Although theologians are apt to explain away these teachings in various ways, the Vedantists believe Christ meant what he said. Listen to this remarkable recording and discover how Vedanta goes to the very heart of Christ's teaching.Vedanta came to the West in the late 19th century, not to supplant any religion, but to bring a more tangible spirituality to those who seek it. Its goal has never been to proselytize, but to help man realize the divinity within him.
Spartacus is one of the most unusual historical novels of the 20th century and certainly one of the most realistic. In a whirlwind of savagery, despair, and desperation, the listener is suddenly and violently plunged into the great Roman slave revolt of 73 BC. The author, Lewis Grassic Gibbon, does not waste time by slowly setting up his characters, nor in leisurely describing domestic scenes. From the first word, you are literally hurled into the frenetic life of an escaped Greek slave by the name of Kleon.
The Dark Ages is the story of the birth of Western civilization. It was a harrowing crucible of war, destruction, and faith. For over 100 years, Charles Oman's famous history has remained one of the finest sources for the study of this period. Covering a period of 500 years and an area stretching from Northern Germany to Egypt, this is the definitive history that will alter your conceptions of a period of history that gave birth to the civilization we live in today.
Anatole France, Albert Camus, Jean-Paul Sartre, und andere
Spieldauer: 5 Std. und 58 Min.
1.5 out of 5 stars
0 out of 5 stars
0 out of 5 stars
French literature may be said to begin with the ninth century "Song of Roland," and it has since then churned out masterpiece after masterpiece in every century right up to the present. Beginning with Balzac and Dumas in the early part of the nineteenth century and proceeding to Sartre and Camus at the midpoint of the twentieth, the stories in this collection showcase the talents of some of the greatest French masters of the short story.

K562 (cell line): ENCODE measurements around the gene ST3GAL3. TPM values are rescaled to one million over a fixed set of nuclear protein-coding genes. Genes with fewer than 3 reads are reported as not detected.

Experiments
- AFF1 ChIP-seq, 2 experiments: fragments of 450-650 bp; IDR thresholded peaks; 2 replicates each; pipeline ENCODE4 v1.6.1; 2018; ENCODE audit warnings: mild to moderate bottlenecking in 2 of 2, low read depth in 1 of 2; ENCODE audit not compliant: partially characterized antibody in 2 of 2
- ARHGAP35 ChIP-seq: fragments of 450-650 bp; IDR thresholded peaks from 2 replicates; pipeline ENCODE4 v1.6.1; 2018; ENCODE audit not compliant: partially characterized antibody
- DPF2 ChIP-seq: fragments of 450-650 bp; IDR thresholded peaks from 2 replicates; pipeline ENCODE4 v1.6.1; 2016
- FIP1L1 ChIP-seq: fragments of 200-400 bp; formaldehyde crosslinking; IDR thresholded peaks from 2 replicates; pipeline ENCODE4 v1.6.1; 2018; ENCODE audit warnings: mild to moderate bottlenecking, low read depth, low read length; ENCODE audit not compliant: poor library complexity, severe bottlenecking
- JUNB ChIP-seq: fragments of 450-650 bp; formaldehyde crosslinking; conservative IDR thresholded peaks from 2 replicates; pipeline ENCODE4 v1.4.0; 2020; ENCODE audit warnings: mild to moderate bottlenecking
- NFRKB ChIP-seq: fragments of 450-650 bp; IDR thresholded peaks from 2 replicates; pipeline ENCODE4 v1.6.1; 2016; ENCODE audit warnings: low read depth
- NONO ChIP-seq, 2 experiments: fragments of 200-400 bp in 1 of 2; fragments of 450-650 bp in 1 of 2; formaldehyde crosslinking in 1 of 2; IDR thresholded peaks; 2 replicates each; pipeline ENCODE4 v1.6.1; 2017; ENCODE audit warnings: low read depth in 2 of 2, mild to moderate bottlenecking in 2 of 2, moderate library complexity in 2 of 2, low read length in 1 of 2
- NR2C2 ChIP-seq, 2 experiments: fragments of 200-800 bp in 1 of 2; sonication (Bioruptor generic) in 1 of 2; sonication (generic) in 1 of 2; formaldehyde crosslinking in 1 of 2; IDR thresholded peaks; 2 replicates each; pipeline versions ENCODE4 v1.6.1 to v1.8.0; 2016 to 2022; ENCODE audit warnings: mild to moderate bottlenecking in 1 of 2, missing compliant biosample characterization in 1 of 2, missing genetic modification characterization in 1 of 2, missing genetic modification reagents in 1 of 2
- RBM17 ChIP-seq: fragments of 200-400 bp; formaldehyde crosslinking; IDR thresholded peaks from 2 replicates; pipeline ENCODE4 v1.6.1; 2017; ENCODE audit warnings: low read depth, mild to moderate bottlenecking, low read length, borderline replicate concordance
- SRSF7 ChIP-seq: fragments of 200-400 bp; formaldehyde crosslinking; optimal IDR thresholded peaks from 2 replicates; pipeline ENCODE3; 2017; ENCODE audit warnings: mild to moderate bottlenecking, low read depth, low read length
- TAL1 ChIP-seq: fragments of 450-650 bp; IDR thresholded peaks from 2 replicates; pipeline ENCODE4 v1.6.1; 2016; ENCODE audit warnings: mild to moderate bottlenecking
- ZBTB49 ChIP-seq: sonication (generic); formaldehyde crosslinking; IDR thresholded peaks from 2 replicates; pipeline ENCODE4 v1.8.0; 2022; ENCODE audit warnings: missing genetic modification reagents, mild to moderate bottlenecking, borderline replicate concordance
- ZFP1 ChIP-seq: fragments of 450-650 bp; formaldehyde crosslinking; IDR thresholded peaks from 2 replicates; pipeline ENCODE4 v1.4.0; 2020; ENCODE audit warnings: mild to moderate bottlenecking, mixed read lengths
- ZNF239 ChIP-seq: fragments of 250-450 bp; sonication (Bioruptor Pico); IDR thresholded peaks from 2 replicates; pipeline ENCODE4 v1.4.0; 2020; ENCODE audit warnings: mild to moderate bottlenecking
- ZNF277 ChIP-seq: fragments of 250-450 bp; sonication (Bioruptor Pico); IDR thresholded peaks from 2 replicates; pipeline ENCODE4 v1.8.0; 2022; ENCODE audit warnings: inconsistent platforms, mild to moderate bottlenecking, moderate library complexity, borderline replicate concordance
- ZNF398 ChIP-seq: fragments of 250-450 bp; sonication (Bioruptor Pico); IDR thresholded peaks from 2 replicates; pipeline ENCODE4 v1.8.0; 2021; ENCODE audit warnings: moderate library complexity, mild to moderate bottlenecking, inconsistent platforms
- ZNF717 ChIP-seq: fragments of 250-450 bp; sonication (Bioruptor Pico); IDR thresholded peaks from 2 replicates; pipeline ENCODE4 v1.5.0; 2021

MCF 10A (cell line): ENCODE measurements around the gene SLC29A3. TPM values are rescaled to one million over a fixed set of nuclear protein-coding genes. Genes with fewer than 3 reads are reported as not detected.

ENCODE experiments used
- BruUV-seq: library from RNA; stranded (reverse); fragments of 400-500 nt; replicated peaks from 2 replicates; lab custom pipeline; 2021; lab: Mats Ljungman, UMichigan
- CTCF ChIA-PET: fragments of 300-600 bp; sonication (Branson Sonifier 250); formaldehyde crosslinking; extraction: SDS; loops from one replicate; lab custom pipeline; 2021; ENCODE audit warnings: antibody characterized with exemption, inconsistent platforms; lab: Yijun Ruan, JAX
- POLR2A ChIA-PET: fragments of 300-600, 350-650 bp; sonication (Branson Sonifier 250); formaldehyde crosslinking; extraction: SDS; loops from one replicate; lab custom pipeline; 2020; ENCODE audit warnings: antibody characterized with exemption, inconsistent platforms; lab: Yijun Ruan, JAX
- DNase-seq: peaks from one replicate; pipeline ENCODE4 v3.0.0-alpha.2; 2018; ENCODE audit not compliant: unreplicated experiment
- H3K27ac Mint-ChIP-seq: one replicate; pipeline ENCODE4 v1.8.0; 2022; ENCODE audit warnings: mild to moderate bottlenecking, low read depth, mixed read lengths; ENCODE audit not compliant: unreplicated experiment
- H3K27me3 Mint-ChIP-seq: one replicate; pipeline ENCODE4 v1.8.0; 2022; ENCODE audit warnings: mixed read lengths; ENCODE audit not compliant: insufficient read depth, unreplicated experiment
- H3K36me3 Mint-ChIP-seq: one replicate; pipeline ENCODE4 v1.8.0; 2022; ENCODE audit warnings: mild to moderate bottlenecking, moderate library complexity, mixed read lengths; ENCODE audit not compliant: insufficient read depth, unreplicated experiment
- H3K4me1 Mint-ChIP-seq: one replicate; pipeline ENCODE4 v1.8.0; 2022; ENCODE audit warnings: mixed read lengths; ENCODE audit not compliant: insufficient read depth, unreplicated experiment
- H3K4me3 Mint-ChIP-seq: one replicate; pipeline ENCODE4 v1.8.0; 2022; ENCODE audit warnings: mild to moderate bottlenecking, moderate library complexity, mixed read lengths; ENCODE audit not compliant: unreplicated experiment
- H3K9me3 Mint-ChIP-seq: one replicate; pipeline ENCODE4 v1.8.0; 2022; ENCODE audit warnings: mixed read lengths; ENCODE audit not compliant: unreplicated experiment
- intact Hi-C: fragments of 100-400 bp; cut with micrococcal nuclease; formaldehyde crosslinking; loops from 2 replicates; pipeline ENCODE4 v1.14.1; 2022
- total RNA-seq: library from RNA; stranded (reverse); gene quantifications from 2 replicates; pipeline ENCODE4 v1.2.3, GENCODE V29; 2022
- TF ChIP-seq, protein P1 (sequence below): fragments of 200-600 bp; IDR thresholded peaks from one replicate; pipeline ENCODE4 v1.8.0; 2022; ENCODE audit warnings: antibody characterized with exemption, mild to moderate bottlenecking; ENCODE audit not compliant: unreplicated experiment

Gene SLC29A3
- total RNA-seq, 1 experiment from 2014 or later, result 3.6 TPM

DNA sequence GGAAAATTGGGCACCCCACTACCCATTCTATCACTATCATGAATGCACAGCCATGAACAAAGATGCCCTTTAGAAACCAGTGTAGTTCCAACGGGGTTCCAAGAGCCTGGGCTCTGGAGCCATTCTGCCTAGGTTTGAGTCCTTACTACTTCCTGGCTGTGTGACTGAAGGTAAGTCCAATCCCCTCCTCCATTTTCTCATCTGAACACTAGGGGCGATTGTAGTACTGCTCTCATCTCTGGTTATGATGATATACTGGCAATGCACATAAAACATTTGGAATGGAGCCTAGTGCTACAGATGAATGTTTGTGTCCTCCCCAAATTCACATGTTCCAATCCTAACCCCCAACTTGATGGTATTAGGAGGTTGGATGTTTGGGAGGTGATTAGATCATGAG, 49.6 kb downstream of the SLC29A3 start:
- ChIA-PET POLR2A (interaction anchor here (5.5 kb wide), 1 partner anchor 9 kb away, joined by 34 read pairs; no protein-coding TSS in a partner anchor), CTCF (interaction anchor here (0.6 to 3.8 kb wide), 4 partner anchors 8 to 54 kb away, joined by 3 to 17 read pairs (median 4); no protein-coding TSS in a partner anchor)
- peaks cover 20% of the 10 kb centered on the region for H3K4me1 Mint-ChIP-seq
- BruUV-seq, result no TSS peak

In 1789 a group of sober-minded, concerned citizens set in motion a series of events which were to end up leading to the deaths of thousands of perfectly innocent persons. How did this reasonable movement of level-headed civic leaders spin out of control? At a glance, the French Revolution appears a bewildering series of political factions sweeping in and out of power, massacre and counter-massacre, terror and guillotine, and one economic crisis following another.
This magnificent novel is about the murder of a miserly, aged pawnbroker and her younger sister by a radical, destitute St. Petersburg student named Raskolnikov, and the emotional, mental, and physical effects that follow. It is a remarkable masterpiece about a man's turbulent inner life and his relationship to others and to society at large.
From the death of Louis XIV in 1715 until the onset of the French Revolution in 1789, there occurred a profound evolution in the thinking of political philosophers, whose epoch is known as The Enlightenment. There were three men whose writings were to be most responsible for this intellectual whirlwind: Voltaire, Diderot, and Rousseau.